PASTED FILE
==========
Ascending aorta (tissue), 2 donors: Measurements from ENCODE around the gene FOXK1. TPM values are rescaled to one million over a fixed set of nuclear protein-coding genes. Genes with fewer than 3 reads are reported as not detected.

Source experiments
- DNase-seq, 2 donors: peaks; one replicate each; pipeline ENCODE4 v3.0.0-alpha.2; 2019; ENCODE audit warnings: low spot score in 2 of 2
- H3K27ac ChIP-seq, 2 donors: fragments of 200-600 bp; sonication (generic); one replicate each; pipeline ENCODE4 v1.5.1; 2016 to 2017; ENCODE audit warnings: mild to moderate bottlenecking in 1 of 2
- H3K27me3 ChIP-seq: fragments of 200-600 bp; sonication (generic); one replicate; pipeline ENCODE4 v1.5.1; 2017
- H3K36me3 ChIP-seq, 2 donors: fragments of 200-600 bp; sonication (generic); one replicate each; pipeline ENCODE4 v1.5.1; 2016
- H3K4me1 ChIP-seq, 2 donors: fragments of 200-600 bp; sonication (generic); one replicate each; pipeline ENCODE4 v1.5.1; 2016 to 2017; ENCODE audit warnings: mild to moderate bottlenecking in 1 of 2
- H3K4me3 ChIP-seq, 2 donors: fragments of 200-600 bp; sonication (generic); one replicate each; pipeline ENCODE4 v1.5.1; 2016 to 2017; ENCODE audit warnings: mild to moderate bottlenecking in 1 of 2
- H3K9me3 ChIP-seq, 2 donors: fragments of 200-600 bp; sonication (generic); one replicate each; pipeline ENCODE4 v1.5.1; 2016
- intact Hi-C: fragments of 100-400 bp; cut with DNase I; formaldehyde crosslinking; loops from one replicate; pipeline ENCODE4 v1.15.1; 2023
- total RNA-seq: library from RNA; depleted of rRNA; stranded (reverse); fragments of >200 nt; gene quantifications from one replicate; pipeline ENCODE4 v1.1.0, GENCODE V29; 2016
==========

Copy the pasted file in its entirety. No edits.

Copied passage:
Ascending aorta (tissue), 2 donors: Measurements from ENCODE around the gene FOXK1. TPM values are rescaled to one million over a fixed set of nuclear protein-coding genes. Genes with fewer than 3 reads are reported as not detected.

Source experiments
- DNase-seq, 2 donors: peaks; one replicate each; pipeline ENCODE4 v3.0.0-alpha.2; 2019; ENCODE audit warnings: low spot score in 2 of 2
- H3K27ac ChIP-seq, 2 donors: fragments of 200-600 bp; sonication (generic); one replicate each; pipeline ENCODE4 v1.5.1; 2016 to 2017; ENCODE audit warnings: mild to moderate bottlenecking in 1 of 2
- H3K27me3 ChIP-seq: fragments of 200-600 bp; sonication (generic); one replicate; pipeline ENCODE4 v1.5.1; 2017
- H3K36me3 ChIP-seq, 2 donors: fragments of 200-600 bp; sonication (generic); one replicate each; pipeline ENCODE4 v1.5.1; 2016
- H3K4me1 ChIP-seq, 2 donors: fragments of 200-600 bp; sonication (generic); one replicate each; pipeline ENCODE4 v1.5.1; 2016 to 2017; ENCODE audit warnings: mild to moderate bottlenecking in 1 of 2
- H3K4me3 ChIP-seq, 2 donors: fragments of 200-600 bp; sonication (generic); one replicate each; pipeline ENCODE4 v1.5.1; 2016 to 2017; ENCODE audit warnings: mild to moderate bottlenecking in 1 of 2
- H3K9me3 ChIP-seq, 2 donors: fragments of 200-600 bp; sonication (generic); one replicate each; pipeline ENCODE4 v1.5.1; 2016
- intact Hi-C: fragments of 100-400 bp; cut with DNase I; formaldehyde crosslinking; loops from one replicate; pipeline ENCODE4 v1.15.1; 2023
- total RNA-seq: library from RNA; depleted of rRNA; stranded (reverse); fragments of >200 nt; gene quantifications from one replicate; pipeline ENCODE4 v1.1.0, GENCODE V29; 2016